6. ^ Manwaring, Kevin (October 5, 2009). "Brilliant Failures: Excalibur (John Boorman, 1981)". The Big Picture. http://www.thebigpicturemagazine.com/index.php?option=com_content&view=article&id=181:brilliant-failures-excalibur-john-boorman-1981&catid=34:film-reviews&Itemid=60. Retrieved 2011-03-22. 
  7. ^ Boorman, John: Adventures Of A Suburban Boy, Faber Books 2003, ISBN 9780571216951, p.178ff.
  8. ^ a b "JOHN BOORMAN IN INTERVIEW". http://americancinemapapers.homestead.com/files/EXCALIBUR.htm. Retrieved 2006-07-08. 
  9. ^ "The Quest for the Hollywood Grail John Boorman’s Excalibur, and the Mythic Development of the Arthurian Legend (sic)". Archived from the original on 2006-06-25. http://web.archive.org/web/20060625172606/http://www.dandalf.com/dandalf/hollywoodgrail.html. Retrieved 2006-07-08. 
  10. ^ Everson, Michael (September 9, 2002). "Merlin's Charm of Making". http://www.evertype.com/misc/charm.html. Retrieved 2011-03-22. 
  11. ^ "Indo-European etymology: *ane-". http://starling.rinet.ru/cgi-bin/response.cgi?single=1&basename=\data\ie\piet&text_recno=1276&root=config. Retrieved 2011-03-22. "Anál :to breathe, to blow *anǝtlo-: OIr anāl 'spiritus'; Cymr anadl 'Atem'; MBret alazn (Umstellung), Bret holan; *anǝtī-: MCymr eneit, Cymr eneid 'Seele'; *anamon-: OIr animm, gen. anman, Ir anam 'Seele'" 
  12. ^ "Indo-European etymology: *nētr-". http://starling.rinet.ru/cgi-bin/response.cgi?single=1&basename=\data\ie\piet&text_recno=799&root=config. Retrieved 2011-03-22. "Nathrach: Celtic: *natrī > OIsl nathir, gen. nathrach 'natrix, serpens'; Corn nader `Schlange', OBret pl. natrol-ion 'Basilisken', MBret azr 'Schlange', NBret aer ds., Cymr neidr, pl. nadroedd 'ds.'"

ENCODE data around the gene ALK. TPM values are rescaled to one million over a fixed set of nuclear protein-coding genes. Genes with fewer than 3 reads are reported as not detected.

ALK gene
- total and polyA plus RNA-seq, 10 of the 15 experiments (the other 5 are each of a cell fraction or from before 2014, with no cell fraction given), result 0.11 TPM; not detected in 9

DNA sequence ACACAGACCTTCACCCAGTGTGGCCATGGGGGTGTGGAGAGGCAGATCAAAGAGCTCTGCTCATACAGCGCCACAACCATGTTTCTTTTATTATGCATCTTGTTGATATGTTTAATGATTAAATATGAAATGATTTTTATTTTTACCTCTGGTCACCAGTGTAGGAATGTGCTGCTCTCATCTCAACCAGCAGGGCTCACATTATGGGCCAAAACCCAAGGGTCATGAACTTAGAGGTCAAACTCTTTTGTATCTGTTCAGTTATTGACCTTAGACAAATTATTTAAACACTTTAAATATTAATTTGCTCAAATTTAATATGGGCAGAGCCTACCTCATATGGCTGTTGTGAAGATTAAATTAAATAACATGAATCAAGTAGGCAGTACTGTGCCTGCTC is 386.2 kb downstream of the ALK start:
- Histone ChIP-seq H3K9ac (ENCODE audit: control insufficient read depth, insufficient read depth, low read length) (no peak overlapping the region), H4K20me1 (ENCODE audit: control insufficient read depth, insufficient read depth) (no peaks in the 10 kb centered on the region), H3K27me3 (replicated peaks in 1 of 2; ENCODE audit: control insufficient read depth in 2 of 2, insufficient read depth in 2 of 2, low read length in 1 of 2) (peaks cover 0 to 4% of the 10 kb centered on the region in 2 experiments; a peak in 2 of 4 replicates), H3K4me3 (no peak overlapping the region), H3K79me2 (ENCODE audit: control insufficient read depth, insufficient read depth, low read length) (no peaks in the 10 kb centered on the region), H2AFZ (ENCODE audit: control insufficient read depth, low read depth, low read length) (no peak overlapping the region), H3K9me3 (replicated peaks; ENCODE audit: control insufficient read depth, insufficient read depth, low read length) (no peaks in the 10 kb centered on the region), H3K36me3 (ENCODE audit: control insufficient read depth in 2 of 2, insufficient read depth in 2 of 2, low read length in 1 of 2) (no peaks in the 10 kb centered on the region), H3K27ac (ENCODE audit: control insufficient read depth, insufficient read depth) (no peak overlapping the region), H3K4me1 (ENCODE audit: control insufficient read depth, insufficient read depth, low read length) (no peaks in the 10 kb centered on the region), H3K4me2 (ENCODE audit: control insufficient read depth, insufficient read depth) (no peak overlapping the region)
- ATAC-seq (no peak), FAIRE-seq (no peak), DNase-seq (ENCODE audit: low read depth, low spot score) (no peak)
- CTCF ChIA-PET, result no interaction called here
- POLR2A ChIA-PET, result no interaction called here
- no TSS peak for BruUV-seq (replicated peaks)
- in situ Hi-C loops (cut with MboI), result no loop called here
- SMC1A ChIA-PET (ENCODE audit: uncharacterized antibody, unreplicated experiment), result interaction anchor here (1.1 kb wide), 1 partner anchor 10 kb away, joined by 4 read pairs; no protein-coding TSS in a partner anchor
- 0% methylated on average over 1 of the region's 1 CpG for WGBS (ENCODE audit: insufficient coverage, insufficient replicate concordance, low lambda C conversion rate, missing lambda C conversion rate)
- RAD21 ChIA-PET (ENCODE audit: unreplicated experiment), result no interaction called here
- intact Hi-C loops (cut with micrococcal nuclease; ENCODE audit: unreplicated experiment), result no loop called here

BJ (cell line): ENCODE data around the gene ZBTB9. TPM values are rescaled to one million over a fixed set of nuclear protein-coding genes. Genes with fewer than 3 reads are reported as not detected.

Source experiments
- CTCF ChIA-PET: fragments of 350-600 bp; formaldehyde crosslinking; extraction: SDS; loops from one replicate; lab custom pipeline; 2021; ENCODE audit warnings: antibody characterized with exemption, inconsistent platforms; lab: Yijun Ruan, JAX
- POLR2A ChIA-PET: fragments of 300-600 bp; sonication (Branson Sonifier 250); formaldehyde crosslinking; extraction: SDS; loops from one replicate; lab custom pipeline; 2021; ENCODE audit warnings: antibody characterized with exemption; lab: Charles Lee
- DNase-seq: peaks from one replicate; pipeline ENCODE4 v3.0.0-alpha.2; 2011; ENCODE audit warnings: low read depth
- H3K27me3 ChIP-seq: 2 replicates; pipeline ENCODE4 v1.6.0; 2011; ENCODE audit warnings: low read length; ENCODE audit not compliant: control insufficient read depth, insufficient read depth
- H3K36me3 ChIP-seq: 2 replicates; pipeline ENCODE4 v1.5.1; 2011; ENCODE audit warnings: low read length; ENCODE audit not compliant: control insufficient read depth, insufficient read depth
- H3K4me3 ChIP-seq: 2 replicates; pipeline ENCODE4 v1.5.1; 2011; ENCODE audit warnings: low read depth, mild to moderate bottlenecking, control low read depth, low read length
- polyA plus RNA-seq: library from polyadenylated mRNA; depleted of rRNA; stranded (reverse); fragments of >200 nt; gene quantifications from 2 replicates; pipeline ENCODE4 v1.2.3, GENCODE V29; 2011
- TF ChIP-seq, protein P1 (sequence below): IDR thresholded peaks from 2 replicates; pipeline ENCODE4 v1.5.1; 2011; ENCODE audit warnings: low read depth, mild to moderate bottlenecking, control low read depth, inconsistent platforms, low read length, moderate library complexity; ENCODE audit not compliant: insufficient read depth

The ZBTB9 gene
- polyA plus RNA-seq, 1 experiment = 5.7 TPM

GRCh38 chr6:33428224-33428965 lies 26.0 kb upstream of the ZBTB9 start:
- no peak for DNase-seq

13. ^ Bourgne, Florence; Leo M. Carruthers, Arlette Sancery (2008). Un espace colonial et ses avatars: Naissance d'identités nationales. Presses Sorbonne. pp. 4. http://books.google.com/books?id=OEs4JyShTLQC&lpg=RA9-PA2-IA1&dq=anal%20nathrach&lr&as_drrb_is=q&as_minm_is=0&as_miny_is&as_maxm_is=0&as_maxy_is&num=100&as_brr=0&pg=RA8-PA4#v=snippet&q=charme&f=false. "Remontant en effet au sources les plus anciennes, la celebre incantation de Merlin dans la film, le "Charme Supreme", "Anál nathrach, orth’ bháis’s bethad, do chél dénmha", est une formule en vieil irlandais." 
  14. ^ "Soundtracks for Excalibur". http://www.imdb.com/title/tt0082348/soundtrack. Retrieved 2011-03-21. 
  15. ^ Canby, Vincent (1981-04-10). "Boorman's 'Excalibur'". Movie Review (The New York Times). http://movies.nytimes.com/movie/review?res=9505EFD61138F933A25757C0A967948260. Retrieved 2011-03-22. 
  16. ^ Kael, Pauline (April 20, 1981), "Boorman's Plunge", The New Yorker: 146–151, http://www.newyorker.com/archive/1981/04/20/1981_04_20_146_TNY_CARDS_000120840, retrieved 2011-03-22 
  17. ^ Axmaker, Sean. "Excalibur". Reviews. Parallax View. http://parallax-view.org/2011/03/09/excalibur-blu-ray-and-a-film-unfinished-dvds-of-the-week/. Retrieved 19 March 2011. 
  18. ^ Lazarus, David (September 7, 2000). "Excalibur". Salon.com. http://www.salon.com/entertainment/movies/dvd/review/2000/09/07/excalibur/index.html?CP=IMD&DN=110. Retrieved 2011-03-22. 
  19. ^ Jean-Marc Elsholz, "Elucidations: Bringing to Light the Aesthetic Underwriting of the Matière de Bretagne in John Boorman's Excalibur", in Palimpsests and the Literary Imagination of Medieval England, eds. Leo Carruthers, Raeleen Chai-Elsholz, Tatjana Silec. New York: Palgrave, 2011. 205-26.
  20. ^ "Excalibur (1981)". Rotten Tomatoes. http://www.rottentomatoes.com/m/excalibur. Retrieved 2011-03-22. 
  21. ^ "Festival de Cannes: Excalibur". festival- cannes.com. http://www.festival-cannes.com/en/archives/ficheFilm/id/1738/year/1981.html. Retrieved 2009-05-31. 
  22. ^ {{cite web|last=Kit |first=Borys |url=http://www.cinemablend.com/new/Bryan-Singer-Excalibur-Remake-Dead-27411.html%7Ctitle=Bryan Singer's Excalibur Remake Is Dead|